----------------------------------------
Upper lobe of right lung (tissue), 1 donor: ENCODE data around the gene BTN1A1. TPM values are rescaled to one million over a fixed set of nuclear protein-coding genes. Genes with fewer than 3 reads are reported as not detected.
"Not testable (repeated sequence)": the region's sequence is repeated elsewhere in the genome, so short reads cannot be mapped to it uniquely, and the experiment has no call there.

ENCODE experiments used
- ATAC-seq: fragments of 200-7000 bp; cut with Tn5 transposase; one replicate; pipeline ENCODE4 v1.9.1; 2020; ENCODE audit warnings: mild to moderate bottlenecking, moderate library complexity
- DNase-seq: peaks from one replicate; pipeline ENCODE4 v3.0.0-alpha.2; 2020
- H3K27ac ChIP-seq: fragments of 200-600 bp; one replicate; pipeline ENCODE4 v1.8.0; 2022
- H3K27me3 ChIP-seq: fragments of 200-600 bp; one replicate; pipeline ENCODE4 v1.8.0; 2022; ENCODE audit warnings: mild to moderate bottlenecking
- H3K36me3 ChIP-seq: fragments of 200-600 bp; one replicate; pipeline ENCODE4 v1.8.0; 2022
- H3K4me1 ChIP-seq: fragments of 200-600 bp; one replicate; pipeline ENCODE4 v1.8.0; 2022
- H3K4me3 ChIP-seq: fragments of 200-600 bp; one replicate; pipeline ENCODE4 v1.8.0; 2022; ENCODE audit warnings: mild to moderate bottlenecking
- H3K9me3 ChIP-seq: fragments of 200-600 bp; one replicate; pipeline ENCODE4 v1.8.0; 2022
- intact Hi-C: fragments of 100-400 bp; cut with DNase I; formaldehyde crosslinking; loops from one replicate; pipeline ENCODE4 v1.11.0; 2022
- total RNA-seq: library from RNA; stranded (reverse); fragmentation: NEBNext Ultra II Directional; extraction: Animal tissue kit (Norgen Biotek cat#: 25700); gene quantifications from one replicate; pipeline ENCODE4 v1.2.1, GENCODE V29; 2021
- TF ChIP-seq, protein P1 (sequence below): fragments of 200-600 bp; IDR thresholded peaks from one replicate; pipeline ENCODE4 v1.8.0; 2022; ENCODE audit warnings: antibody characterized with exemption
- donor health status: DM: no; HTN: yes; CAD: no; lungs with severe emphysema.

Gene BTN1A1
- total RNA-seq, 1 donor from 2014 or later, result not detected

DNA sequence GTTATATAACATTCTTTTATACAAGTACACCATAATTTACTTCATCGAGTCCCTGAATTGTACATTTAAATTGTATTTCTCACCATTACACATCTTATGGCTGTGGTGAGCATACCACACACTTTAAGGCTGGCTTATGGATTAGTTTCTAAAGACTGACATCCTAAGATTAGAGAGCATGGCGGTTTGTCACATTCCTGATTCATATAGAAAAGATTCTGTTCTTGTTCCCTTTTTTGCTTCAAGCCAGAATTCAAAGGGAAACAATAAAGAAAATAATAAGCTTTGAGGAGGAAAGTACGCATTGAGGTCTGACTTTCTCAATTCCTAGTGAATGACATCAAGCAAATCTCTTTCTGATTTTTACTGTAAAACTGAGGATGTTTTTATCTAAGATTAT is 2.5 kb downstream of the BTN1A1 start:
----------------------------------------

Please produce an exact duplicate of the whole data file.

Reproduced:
Upper lobe of right lung (tissue), 1 donor: ENCODE data around the gene BTN1A1. TPM values are rescaled to one million over a fixed set of nuclear protein-coding genes. Genes with fewer than 3 reads are reported as not detected.
"Not testable (repeated sequence)": the region's sequence is repeated elsewhere in the genome, so short reads cannot be mapped to it uniquely, and the experiment has no call there.

ENCODE experiments used
- ATAC-seq: fragments of 200-7000 bp; cut with Tn5 transposase; one replicate; pipeline ENCODE4 v1.9.1; 2020; ENCODE audit warnings: mild to moderate bottlenecking, moderate library complexity
- DNase-seq: peaks from one replicate; pipeline ENCODE4 v3.0.0-alpha.2; 2020
- H3K27ac ChIP-seq: fragments of 200-600 bp; one replicate; pipeline ENCODE4 v1.8.0; 2022
- H3K27me3 ChIP-seq: fragments of 200-600 bp; one replicate; pipeline ENCODE4 v1.8.0; 2022; ENCODE audit warnings: mild to moderate bottlenecking
- H3K36me3 ChIP-seq: fragments of 200-600 bp; one replicate; pipeline ENCODE4 v1.8.0; 2022
- H3K4me1 ChIP-seq: fragments of 200-600 bp; one replicate; pipeline ENCODE4 v1.8.0; 2022
- H3K4me3 ChIP-seq: fragments of 200-600 bp; one replicate; pipeline ENCODE4 v1.8.0; 2022; ENCODE audit warnings: mild to moderate bottlenecking
- H3K9me3 ChIP-seq: fragments of 200-600 bp; one replicate; pipeline ENCODE4 v1.8.0; 2022
- intact Hi-C: fragments of 100-400 bp; cut with DNase I; formaldehyde crosslinking; loops from one replicate; pipeline ENCODE4 v1.11.0; 2022
- total RNA-seq: library from RNA; stranded (reverse); fragmentation: NEBNext Ultra II Directional; extraction: Animal tissue kit (Norgen Biotek cat#: 25700); gene quantifications from one replicate; pipeline ENCODE4 v1.2.1, GENCODE V29; 2021
- TF ChIP-seq, protein P1 (sequence below): fragments of 200-600 bp; IDR thresholded peaks from one replicate; pipeline ENCODE4 v1.8.0; 2022; ENCODE audit warnings: antibody characterized with exemption
- donor health status: DM: no; HTN: yes; CAD: no; lungs with severe emphysema.

Gene BTN1A1
- total RNA-seq, 1 donor from 2014 or later, result not detected

DNA sequence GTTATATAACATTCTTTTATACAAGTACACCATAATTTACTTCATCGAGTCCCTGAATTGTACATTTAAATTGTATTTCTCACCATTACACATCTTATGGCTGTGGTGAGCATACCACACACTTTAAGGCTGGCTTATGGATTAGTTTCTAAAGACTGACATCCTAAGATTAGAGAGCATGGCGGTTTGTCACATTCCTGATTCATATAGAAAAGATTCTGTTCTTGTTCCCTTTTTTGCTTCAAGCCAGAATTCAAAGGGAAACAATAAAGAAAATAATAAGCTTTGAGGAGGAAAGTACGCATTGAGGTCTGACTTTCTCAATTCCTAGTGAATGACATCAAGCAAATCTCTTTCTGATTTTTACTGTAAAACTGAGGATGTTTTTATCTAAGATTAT is 2.5 kb downstream of the BTN1A1 start: